After returning to the RV around midmorning and getting Sandra and the dog, we headed for the coast. While the sky was fairly clear inland, I was expecting the coast to be cloudy, but such turned out not to be the case and we ended up having a very nice drive along Route 101, the Pacific Coast Highway, traveling south from Lincoln City to Newport. Pictured here is the Yaquina Head Lighthouse, the most well-known of the lighthouses on Oregon's coast. As always, click on the photos for a larger view.
This morning the clouds and rain have returned, but after yesterday's drive in the sun, 350 miles in total, I don't mind.
Now At Woodburn, Oregon
Friday, November 4, 2005 - Surprise! We made an unannounced move. Mainly because we didn't know up until the minute we actually left Copalis Beach that we were going to. The RV park there was not that great, although it was really nice being right by the Pacific and having free wi-fi which was needed for all the rain and dense clouds we had that broke the satellite access, but the park was very limited and overpriced on top of it, so not somewhere one would want to idle away a week or two waiting for the rain to end, if it ever does there.
So, with what had looked like a break in the rain this morning we made the spontaneous decision to head out and, of course, as soon as we started decamping the rain returned, but we finished packing up anyway and got soaked in the process.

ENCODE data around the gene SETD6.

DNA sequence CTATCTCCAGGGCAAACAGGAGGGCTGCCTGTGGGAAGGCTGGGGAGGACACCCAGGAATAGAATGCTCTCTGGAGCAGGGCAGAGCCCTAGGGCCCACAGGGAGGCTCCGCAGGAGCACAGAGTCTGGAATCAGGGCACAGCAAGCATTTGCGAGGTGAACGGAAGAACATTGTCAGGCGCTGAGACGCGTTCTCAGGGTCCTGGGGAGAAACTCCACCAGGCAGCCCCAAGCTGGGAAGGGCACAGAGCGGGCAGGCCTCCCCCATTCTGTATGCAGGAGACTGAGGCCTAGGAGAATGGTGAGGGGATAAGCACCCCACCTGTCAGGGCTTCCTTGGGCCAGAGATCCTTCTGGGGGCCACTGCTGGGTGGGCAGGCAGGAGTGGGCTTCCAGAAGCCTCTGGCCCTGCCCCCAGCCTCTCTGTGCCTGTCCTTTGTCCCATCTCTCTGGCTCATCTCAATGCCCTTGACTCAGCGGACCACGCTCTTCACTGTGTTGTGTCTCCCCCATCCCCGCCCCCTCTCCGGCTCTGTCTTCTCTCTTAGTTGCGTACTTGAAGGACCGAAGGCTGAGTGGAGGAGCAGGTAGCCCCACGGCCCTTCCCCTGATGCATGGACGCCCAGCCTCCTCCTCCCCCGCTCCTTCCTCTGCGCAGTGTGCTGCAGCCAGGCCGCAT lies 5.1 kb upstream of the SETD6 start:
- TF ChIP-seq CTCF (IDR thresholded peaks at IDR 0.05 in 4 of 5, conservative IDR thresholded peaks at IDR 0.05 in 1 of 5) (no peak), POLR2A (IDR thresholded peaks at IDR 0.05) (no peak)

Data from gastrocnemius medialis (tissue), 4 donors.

As we drove, the rain increased, then decreased, then increased again as we hit Portland, Oregon and driving through there ended up being as traumatic as the drive through Seattle had been. What had been heavy rain in Seattle was a deluge in Portland where we also got bogged down by more traffic backups than we could count and by the time we pulled into a rest area just south of the city I was exhausted.
So, after 200 miles of driving misery I'd had enough and we pulled into the first campground that had easy access from I-5 and looked like it had all the amenities we lacked at Copalis Beach. This turned out to be the Portland-Woodburn RV Park which was just 10 miles further south and right off a freeway exit that has among many other things...a Taco Bell for me and an outlet mall for Sandra!